This is the fourteenth year that a team of international doctors and health professionals has volunteered for two weeks at The School of St Jude to perform free health check-ups for all students. After travel restrictions in recent years, it’s wonderful to see the Health Check team has risen to the challenge and successfully ensured 1,800 students are all off to a healthy start for 2023!
A scholarship for secondary education at The School of St Jude is life changing.
In Tanzania, almost 80% of students complete primary school, but just 70% of 14 to 17-year-olds are enrolled in secondary school. Of these students, just 12% complete the first four years of secondary education.
In contrast, 100% of St Jude’s secondary students successfully complete those same four years.
“Student scholarships for secondary school are highly sought after,” says Philip, Community Relations Manager at St Jude’s. “Every year, thousands of students from government schools apply for a scholarship at St Jude’s,” he adds.
Philip and his team are responsible for the entire Scholarship Application Process at St Jude’s. To ensure that they select students who meet the school’s academic and poverty requirements, Philip coordinates with other institutions such as the National Examination Council of Tanzania, the body responsible for preparing, marking, grading, and finally releasing national results for Standard 7 (end of primary school) examinations.
“The Standard 7 national results help us identify students that best fit St Jude’s scholarship requirements from an academic perspective,” explains Philip. “The sooner we have the results, the sooner we are able to start the Scholarship Application Process,” he adds.
However, in 2022 the Standard 7 results were unexpectedly delayed, leaving Philip and his team with just a few weeks to complete the Scholarship Application Process.
“Our target was to invite about 4,000 applicants,” says Philip. “This involves delivering letters to hundreds of government schools to invite their top performing students to attend Scholarship Application Days, then we hold the Scholarship Application Days and after that, there are Poverty Assessments for students who have passed the exams. This all had to be done in a span of about three weeks!” he continues.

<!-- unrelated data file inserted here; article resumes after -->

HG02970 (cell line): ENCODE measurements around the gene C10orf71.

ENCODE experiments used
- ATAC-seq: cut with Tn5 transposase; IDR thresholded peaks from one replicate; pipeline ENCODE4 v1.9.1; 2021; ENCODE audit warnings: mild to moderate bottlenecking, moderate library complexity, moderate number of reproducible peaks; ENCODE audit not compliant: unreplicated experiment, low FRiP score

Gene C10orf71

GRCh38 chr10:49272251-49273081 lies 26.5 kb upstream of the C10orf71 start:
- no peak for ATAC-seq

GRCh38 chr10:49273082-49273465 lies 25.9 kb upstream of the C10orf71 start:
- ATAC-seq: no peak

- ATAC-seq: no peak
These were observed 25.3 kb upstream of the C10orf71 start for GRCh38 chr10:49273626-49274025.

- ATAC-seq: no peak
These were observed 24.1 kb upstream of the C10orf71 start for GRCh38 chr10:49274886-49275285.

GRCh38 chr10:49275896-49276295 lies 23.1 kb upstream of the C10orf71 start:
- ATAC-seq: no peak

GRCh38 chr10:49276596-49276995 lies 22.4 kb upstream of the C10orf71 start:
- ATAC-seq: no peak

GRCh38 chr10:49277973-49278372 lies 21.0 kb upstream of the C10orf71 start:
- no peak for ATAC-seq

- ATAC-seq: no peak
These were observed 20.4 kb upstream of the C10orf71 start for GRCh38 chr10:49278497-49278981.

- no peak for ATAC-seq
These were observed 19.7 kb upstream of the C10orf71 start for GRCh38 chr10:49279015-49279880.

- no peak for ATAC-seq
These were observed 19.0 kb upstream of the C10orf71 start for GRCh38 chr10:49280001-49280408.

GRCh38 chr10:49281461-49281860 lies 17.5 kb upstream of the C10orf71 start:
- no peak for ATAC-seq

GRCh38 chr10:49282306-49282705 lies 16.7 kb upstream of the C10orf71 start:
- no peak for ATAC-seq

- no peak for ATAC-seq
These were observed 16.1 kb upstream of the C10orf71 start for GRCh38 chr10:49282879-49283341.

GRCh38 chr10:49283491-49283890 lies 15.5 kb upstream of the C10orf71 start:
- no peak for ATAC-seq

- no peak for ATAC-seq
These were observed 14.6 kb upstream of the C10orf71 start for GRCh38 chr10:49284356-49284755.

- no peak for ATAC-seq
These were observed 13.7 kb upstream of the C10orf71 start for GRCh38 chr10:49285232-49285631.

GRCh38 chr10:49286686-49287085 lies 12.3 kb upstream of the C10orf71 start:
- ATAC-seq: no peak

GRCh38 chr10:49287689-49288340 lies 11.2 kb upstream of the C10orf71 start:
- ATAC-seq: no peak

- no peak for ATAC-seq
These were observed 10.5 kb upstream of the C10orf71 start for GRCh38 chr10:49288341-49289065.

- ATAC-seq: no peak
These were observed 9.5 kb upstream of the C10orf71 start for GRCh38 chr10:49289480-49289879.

Faced with this seemingly impossible challenge, Philip and his team sought help from St Jude’s staff – and they responded in kind. In a matter of days, hundreds of St Jude’s staff and alumni had spread across Northern Tanzania, happily assisting with letter distribution to ensure that all eligible students could attend the school’s Scholarship Application Days. Some staff volunteered their personal vehicles to supplement the St Jude’s bus fleet, while many made use of local transport, like motorcycle taxis, to reach remote areas quickly.
“I have never seen such team spirit and unity in my career,” recalls Philip. “It’s like we had an army of ants working for us,” he adds.
To make the job even bigger, 2022 was the first year students from Dodoma region could apply for a St Jude’s scholarship, in addition to those from Arusha, Manyara and Kilimanjaro regions.
Yet, with an amazing show of spirit, 38 staff and 68 volunteers successfully delivered 4,936 letters to 1,013 schools, ensuring that the Scholarship Application Days could proceed as planned in early December.
On the days themselves, the prospective students sat examinations and completed short interviews. Those who passed with good marks were then placed on a list to receive a House Check from St Jude’s staff, who performed Poverty Assessments to determine which students would benefit most from a scholarship to study at St Jude’s.
Erland was one of the many St Jude’s staff who spent several days completing House Checks in the Dodoma region.
“I had never travelled to that part of the country before, so it was an adventurous experience,” says Erland.
With the deadline approaching quickly, Erland and his team had to move fast. However, they found themselves facing navigational and communication challenges, and meeting a few surprises along the way.
“We soon found out that a majority of our contacts were older people and didn’t speak Kiswahili (Tanzania’s national language) fluently,” recalls Erland. “It was difficult to even arrange a rendezvous. And then at one point, our vehicle broke down and wouldn’t start. So we had to push it until we finally got help from the locals,” he narrates.
The most remote house Erland and his team had to visit was hidden away in a forest that was also home to wild animals, including hyenas.
“It took us close to an hour just to navigate the thick forest,” recalls Erland. “I honestly didn’t think we would find anyone living there,” he admits.
Despite the challenges, the 2022 Form 1 Scholarship Application Process was a huge success. On 9 January 2023, 178 new students started Form 1 at St Jude’s two secondary schools, joining 62 students who have continued at St Jude’s from primary school.
The commitment to giving bright, poor Tanzanian students a free, quality education is one that requires self-sacrifice and willpower. Yet again, the St Jude’s community has demonstrated that they are more than equal to the task.